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1. Introduction

2. The Distant Past

3. First Nations

4. The Fur Trade

5. European Settlement

6. Notable People

7. Railway Era

8. Resources

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The First Nations

As we have seen, the Sourisford area has been home to many cultures, and sits on trading routes that connected those cultures to others far distant from here. At the time of European contact, and throughout the Fur Trade era, several groups would use this particular area, It was often visited by hunters from both Cree, and Ojibway people in the centuries leading up to European settlement, but it was the Nakota, whom the traders called the Assinboine, that LaVerendrye encountered on his trips in 1838 and afterwards.

The Assiniboine (Nakota)

The Assiniboine, once members of the Yanktonai arm of the Dakota Nation, were once a Nation 10000 strong that occupied a territory that spanned the prairie provinces and parts of the northern United States. They spent at least two centuries hunting bison on the Souris Plains, and in later years actively participated in the fur trade on the Souris River.

They name likely of Cree or Ojibway origin, means  “Stoney Sioux.” They call themselves the Nakota Oyadebi, which is also the name of their language.



Assiniboine Indian Camp, Lac de Marons, Manitoba, July 17, 1874 July 17, 1874


The decline of the herds, competition from other groups and the devastation wrought by diseases like smallpox decimated their population and they moved westwards where their descendants now live. 

Manitoba has no Assiniboine reserves, only individual members living off-reserve.


 

The region in 1825


 

The region in 1859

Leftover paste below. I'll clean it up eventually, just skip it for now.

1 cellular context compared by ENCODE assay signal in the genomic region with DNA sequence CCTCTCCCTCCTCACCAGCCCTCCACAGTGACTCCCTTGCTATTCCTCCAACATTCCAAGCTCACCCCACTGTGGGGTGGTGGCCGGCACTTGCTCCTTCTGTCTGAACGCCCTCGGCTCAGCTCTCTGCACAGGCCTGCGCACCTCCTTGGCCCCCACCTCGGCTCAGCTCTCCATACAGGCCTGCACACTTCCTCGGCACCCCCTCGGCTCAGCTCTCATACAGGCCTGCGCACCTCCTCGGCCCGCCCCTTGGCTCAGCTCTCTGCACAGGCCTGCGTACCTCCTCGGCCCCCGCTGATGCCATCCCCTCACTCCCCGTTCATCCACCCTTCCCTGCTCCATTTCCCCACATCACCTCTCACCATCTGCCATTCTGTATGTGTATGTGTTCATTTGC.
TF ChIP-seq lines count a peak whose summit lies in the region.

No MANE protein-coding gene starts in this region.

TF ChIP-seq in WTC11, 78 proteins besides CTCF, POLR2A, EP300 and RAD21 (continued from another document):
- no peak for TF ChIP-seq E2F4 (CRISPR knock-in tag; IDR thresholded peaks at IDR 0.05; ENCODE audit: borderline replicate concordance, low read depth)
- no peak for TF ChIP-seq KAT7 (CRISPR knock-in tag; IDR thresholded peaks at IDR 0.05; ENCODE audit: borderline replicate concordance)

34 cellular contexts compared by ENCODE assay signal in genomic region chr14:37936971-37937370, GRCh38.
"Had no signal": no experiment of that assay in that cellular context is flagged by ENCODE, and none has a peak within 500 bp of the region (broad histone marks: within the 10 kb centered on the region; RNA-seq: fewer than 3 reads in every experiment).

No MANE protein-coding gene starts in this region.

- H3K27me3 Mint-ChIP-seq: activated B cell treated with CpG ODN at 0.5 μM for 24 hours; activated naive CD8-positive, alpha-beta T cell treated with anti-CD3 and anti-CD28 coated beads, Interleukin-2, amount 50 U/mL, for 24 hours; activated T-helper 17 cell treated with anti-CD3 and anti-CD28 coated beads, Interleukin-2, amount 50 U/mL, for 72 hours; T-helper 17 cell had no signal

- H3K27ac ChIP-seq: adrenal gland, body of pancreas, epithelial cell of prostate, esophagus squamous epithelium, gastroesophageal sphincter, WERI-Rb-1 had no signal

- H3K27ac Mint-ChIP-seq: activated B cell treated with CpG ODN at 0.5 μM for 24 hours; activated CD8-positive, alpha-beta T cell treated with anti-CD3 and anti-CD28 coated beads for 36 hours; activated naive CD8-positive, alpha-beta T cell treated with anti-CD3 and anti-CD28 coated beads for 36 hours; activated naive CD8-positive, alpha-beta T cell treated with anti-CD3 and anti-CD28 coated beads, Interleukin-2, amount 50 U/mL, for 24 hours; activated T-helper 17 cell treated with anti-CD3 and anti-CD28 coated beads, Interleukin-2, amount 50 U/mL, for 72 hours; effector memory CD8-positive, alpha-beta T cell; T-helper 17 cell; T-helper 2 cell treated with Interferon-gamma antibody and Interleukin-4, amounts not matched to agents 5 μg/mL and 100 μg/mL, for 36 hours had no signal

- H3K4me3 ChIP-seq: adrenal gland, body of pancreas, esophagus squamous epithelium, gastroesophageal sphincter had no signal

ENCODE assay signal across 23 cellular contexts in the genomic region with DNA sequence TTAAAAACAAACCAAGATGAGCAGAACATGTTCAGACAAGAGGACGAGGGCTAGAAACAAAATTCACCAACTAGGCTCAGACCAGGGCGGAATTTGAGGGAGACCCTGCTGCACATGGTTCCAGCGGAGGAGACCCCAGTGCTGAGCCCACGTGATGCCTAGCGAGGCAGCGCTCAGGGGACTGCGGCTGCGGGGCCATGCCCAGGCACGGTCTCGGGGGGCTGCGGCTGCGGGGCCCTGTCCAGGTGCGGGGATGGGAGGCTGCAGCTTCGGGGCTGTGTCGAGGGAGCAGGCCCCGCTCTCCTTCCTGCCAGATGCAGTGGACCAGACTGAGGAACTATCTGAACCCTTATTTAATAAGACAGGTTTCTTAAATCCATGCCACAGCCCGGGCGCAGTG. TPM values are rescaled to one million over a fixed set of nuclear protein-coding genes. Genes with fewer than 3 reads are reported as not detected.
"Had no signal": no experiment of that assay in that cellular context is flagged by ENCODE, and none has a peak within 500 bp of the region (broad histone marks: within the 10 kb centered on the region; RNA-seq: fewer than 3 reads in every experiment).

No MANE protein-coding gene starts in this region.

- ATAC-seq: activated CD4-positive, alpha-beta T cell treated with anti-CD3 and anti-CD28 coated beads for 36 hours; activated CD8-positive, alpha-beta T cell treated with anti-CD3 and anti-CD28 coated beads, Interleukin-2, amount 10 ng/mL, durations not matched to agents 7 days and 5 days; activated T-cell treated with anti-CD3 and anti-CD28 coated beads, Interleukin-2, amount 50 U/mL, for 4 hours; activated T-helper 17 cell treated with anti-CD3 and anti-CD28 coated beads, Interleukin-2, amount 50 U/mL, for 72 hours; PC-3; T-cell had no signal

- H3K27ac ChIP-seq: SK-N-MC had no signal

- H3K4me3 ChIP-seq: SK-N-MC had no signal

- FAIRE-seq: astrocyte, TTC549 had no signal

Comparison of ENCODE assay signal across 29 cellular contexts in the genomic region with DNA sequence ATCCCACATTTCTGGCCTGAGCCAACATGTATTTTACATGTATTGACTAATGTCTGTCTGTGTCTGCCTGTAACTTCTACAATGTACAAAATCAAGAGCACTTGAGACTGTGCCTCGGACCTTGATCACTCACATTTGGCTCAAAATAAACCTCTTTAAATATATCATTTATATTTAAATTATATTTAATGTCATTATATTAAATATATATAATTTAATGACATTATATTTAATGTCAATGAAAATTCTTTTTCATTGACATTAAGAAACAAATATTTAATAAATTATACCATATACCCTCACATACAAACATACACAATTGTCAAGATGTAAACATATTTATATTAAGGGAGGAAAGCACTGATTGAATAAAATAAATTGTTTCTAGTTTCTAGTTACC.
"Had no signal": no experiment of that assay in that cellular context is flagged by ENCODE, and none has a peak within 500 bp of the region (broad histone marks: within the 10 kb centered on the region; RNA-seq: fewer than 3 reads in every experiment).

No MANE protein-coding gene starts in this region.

The Dakota


There are five Dakota bands in Manitoba today. While many of their ancestors are descended from groups who came to Canada after an unsuccessful uprising in 1862, and after the Battle of Little Bighorn in 1876, Dakota people have been here for centuries.

Records kept by the Hudson’s Bay Company indicate that the Dakota were active in Canada as far north as Churchill River in northern Saskatchewan.

A group of Cree living in this area called their village Kimosopuatinak, meaning “Home of the Ancient Dakota,” which confirms a strong Dakota presence here. 


 

A group of Dakota near Turtle Mountain

 

Sourisford is in territory covered by Treat #2.

The Yellow Quill Trail

The Yellow Quill Trail began as a trade route used by First Nations. As European influence in southwestern Manitoba grew, explorers, fur traders and buffalo hunters from the Red River Settlement found the trail a convenient avenue of travel as well.

The Yellow Quill Trail takes its name from Chief Yellow Quill who was chief over a band of Saulteaux First Nations living near Portage La Prairie during the late 1800s. He is known for signing a treaty for land allotment with the Canadian Government in 1875 and for being Chief over two Indian Reservations: Swan Lake No. 7, and Long Plains No. 6.

There are mixed accounts as to the character of Chief Yellow Quill. Some say that he was an arrogant leader who was uncooperative and not always diplomatic. Others report that he was a highly respected citizen of the prairies and a prominent figure in the early days of the Portage La Prairie area.




Two Dakota make their way along the Yellow Quill Trail. CREDIT: Town of Hartney Archival Collection